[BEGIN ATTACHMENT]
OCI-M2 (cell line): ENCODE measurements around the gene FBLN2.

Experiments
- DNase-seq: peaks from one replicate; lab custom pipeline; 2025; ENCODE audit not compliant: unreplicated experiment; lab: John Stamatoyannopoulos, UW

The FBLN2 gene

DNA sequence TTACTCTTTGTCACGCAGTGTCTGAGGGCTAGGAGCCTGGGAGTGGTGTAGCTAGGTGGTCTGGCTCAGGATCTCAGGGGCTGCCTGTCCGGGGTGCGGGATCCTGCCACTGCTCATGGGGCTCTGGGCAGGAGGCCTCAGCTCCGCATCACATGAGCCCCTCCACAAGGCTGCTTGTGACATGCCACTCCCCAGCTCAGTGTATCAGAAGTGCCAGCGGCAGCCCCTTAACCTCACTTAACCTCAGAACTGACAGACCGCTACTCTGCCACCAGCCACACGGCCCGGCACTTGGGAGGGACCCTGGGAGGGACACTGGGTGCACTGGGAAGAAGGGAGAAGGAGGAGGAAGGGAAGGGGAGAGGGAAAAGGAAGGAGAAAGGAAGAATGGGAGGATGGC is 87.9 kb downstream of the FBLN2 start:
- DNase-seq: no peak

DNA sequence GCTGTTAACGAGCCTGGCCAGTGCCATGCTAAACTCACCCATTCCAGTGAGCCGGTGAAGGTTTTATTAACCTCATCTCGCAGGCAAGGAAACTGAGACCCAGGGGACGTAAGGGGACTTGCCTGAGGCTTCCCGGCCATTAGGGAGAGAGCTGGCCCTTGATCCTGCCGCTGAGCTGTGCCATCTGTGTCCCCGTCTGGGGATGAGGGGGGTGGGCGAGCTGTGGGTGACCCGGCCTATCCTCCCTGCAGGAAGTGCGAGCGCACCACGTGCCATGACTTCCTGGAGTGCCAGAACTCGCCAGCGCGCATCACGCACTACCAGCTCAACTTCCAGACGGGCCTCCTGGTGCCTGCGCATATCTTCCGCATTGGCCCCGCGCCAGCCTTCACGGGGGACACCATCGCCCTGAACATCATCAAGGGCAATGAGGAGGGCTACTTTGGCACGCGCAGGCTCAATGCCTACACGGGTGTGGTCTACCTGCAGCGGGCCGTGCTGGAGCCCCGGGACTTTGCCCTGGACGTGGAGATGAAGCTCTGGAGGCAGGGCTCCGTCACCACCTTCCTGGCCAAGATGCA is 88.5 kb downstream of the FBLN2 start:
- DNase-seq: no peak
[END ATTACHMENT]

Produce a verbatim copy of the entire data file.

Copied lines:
OCI-M2 (cell line): ENCODE measurements around the gene FBLN2.

Experiments
- DNase-seq: peaks from one replicate; lab custom pipeline; 2025; ENCODE audit not compliant: unreplicated experiment; lab: John Stamatoyannopoulos, UW

The FBLN2 gene

DNA sequence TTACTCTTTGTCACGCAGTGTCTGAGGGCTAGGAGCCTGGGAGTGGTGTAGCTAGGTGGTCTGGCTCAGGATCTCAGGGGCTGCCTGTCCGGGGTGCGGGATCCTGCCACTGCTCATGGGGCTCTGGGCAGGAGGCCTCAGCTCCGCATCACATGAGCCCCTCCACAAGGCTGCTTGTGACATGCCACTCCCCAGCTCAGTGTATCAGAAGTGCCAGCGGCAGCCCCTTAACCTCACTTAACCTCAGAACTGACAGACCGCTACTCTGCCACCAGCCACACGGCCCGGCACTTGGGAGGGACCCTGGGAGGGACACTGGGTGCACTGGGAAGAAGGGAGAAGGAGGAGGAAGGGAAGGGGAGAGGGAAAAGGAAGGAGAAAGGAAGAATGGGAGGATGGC is 87.9 kb downstream of the FBLN2 start:
- DNase-seq: no peak

DNA sequence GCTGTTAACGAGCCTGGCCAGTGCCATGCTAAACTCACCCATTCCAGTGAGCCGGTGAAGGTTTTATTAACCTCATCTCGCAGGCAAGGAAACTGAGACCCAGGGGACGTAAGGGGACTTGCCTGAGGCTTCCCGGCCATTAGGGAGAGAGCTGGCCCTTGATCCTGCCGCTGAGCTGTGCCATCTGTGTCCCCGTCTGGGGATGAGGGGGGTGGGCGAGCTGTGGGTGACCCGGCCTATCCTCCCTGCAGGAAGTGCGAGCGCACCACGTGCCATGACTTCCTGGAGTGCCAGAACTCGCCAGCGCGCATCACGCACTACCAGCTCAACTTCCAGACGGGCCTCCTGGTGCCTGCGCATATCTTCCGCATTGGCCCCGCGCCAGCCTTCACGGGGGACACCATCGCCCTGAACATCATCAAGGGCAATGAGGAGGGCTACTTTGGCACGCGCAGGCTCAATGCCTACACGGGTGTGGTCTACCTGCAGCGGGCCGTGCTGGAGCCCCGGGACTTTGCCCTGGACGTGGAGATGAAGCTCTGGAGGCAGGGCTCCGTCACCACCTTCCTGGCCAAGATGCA is 88.5 kb downstream of the FBLN2 start:
- DNase-seq: no peak